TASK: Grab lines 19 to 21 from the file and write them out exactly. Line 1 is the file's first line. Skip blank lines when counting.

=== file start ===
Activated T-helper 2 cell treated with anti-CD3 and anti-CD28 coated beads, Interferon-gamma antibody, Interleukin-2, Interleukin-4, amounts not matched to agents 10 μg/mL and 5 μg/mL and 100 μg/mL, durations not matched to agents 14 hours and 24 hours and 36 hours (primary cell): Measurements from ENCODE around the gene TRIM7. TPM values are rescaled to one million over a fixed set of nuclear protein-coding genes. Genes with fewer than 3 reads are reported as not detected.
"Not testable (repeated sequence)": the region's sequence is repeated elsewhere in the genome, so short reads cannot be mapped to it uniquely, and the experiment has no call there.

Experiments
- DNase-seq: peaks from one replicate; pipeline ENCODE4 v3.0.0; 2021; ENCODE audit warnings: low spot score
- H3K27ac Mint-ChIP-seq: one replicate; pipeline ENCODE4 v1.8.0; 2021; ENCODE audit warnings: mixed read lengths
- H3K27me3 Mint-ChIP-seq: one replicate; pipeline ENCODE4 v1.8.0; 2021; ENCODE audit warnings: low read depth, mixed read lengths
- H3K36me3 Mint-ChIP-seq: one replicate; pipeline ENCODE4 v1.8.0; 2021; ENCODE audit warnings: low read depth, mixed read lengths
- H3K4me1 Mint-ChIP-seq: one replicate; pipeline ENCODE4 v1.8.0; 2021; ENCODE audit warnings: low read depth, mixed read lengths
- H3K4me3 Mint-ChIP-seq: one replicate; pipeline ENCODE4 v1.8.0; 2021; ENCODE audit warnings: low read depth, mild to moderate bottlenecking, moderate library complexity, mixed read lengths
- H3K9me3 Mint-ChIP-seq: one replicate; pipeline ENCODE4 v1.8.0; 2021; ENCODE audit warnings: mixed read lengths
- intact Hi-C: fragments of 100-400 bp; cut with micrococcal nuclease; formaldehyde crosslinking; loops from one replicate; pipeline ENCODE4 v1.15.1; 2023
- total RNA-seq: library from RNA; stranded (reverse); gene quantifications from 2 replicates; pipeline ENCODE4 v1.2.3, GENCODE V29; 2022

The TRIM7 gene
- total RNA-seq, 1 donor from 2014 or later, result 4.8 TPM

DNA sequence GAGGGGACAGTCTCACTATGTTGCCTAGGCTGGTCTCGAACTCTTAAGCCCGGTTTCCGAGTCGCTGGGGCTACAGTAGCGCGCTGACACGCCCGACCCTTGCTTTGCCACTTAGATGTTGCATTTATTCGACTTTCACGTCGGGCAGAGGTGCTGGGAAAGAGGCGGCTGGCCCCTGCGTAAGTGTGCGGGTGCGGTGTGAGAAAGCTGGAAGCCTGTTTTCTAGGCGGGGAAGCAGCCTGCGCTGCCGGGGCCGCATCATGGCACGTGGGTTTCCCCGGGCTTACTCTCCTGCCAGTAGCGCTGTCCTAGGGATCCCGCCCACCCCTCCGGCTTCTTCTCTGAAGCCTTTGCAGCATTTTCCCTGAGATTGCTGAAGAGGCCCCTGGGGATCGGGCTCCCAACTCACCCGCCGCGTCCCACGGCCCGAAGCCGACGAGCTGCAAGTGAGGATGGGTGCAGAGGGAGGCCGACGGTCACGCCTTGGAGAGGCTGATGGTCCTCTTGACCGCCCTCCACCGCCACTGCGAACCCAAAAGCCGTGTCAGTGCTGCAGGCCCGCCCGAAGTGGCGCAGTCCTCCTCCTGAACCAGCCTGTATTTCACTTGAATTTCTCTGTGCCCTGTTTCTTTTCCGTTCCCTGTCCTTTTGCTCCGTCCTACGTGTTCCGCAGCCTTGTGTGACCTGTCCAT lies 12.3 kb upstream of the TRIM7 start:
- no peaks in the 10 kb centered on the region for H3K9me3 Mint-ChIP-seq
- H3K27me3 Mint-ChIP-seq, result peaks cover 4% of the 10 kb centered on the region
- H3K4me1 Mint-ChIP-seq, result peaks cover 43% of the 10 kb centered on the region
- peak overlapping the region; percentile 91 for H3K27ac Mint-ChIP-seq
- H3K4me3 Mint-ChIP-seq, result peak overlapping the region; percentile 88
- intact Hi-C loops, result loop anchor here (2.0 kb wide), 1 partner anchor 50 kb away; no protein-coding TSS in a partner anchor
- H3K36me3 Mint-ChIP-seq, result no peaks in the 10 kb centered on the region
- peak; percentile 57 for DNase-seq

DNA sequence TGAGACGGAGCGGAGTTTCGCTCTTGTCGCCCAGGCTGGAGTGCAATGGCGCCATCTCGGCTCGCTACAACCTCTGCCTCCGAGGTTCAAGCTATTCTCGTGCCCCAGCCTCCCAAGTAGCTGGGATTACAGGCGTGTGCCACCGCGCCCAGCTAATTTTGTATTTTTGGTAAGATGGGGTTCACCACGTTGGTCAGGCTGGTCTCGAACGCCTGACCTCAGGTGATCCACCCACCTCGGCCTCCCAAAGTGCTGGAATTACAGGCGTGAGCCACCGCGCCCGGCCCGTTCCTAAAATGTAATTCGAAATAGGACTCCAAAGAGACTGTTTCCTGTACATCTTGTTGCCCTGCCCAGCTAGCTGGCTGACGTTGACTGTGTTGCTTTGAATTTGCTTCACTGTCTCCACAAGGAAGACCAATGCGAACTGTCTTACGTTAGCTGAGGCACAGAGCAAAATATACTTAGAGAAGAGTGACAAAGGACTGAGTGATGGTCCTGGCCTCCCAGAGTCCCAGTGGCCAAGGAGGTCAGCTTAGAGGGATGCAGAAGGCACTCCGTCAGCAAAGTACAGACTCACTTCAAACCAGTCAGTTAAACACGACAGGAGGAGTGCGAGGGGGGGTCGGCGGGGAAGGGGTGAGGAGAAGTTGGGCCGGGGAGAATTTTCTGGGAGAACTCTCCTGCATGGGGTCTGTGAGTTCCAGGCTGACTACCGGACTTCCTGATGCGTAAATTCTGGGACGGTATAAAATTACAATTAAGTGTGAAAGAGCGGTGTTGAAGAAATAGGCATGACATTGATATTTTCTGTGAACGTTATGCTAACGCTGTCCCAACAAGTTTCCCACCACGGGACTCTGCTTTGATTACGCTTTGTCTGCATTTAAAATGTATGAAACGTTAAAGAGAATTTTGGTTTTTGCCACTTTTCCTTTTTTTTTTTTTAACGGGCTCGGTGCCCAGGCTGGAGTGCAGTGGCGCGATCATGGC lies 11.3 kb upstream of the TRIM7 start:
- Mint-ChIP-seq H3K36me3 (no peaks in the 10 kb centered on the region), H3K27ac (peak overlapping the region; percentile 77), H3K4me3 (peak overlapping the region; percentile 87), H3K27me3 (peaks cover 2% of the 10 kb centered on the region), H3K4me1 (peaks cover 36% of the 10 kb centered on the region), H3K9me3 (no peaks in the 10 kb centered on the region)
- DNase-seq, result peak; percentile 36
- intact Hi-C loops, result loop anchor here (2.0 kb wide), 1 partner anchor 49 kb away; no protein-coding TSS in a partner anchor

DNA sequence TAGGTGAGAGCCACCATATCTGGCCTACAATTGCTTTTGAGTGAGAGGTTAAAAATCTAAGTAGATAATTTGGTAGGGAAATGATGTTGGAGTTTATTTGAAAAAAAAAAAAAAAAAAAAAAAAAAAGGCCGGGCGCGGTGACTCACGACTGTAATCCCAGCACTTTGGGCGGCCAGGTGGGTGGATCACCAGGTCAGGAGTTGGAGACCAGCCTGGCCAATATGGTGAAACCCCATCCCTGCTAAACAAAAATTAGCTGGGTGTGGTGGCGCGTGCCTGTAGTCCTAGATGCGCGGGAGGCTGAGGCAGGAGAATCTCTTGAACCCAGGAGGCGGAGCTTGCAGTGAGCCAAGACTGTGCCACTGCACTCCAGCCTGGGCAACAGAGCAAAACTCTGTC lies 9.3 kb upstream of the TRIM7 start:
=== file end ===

- peak overlapping the region; percentile 91 for H3K27ac Mint-ChIP-seq
- H3K4me3 Mint-ChIP-seq, result peak overlapping the region; percentile 88
- intact Hi-C loops, result loop anchor here (2.0 kb wide), 1 partner anchor 50 kb away; no protein-coding TSS in a partner anchor